High gas prices: Are traders to blame?

The average price of a gallon of regular gas has gone up more than 20 cents in the last month. Kevork Djansezian

Record-high gas prices have been blamed on unrest in the Middle East, a pickup in the economy and rising demand from China and India. President Barack Obama is confronting Americans' anxiety over rising gasoline prices by drawing attention to his energy policies and taking credit for increased oil and gas production, a greater mix of energy sources and decreased consumption.

But it appears rising gas prices are mostly due to the work of Wall Street speculators and traders -- not any increase in demand, according to a new report from Yardeni Research.

Mr. Obama is heading to Florida on Thursday to promote an energy strategy that the administration says will reduce dependence on foreign oil in the long term. But the president's pitch will also have a subtext: That the federal government can do little to halt the current rise in gasoline prices.

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That certainly appears to be the case, according to economist Ed Yardeni, president of Yardeni Research. Oil futures traded on the New York Mercantile Exchange have leaped above $106 a barrel. The current national average for a gallon of regular gas stands at $3.61, up from $3.19 a year ago, according to AAA's fuel gauge report. That's the highest price at the pump ever for this time of year.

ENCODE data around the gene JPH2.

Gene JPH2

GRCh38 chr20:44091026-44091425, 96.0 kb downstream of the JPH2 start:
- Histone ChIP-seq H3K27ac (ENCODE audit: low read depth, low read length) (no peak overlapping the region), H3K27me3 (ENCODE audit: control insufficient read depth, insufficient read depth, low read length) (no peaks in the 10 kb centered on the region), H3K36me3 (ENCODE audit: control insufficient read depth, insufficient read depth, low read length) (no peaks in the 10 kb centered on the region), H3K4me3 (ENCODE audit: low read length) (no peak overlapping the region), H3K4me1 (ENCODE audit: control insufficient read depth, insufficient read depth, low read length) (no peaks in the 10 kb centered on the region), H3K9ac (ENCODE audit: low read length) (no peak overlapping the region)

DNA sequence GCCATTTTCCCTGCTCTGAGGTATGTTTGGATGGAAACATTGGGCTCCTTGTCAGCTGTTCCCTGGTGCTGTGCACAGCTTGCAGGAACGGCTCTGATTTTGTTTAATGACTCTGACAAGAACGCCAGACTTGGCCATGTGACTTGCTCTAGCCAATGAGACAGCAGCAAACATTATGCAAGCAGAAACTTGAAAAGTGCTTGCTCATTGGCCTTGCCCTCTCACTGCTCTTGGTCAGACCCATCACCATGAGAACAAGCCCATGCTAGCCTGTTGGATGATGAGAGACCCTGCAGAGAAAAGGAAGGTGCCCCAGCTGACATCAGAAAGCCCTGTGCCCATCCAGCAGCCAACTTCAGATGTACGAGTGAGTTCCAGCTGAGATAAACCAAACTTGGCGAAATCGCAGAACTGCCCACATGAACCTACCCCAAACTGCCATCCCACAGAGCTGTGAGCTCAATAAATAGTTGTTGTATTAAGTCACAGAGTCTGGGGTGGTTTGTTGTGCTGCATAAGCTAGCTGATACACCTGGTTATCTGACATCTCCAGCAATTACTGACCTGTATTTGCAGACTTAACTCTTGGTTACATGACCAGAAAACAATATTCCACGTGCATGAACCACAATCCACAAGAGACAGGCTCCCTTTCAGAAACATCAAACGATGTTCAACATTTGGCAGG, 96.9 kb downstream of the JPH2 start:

But speculators in the gas futures markets are largely to blame, according to Yardeni, not demand. "Large speculators and small traders were net long a record 101,926 [gas futures] contracts on February 14," Yardeni writes in a note to clients.

Since each contract is for 42,000 gallons, or 1,000 barrels, of gas, and gasoline inventories in the U.S. stood at 232 million barrels, "speculators and traders, in effect, held a record 43.8 percent of U.S. inventories," Yardeni says.

The economist says speculators must be betting that the confrontation with Iran will worsen, pushing gas prices still higher. "They certainly can't be betting on strong U.S. demand for gasoline," says Yardeni. Over the past year, gas usage fell to its lowest since Nov. 28, 2003.

"Americans are driving less and driving in more fuel efficient vehicles," Yardeni writes. See the chart of gas supplies vs. vehicle miles driven, courtesy of Yardeni Research, below:

Yardeni Research

Also from MoneyWatch: "Ask the Experts" looks at gas prices

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    Dan Burrows, a veteran of Aol's DailyFinance, SmartMoney and MarketWatch from Dow Jones, covers the markets and economy with an eye toward investing for the long haul.

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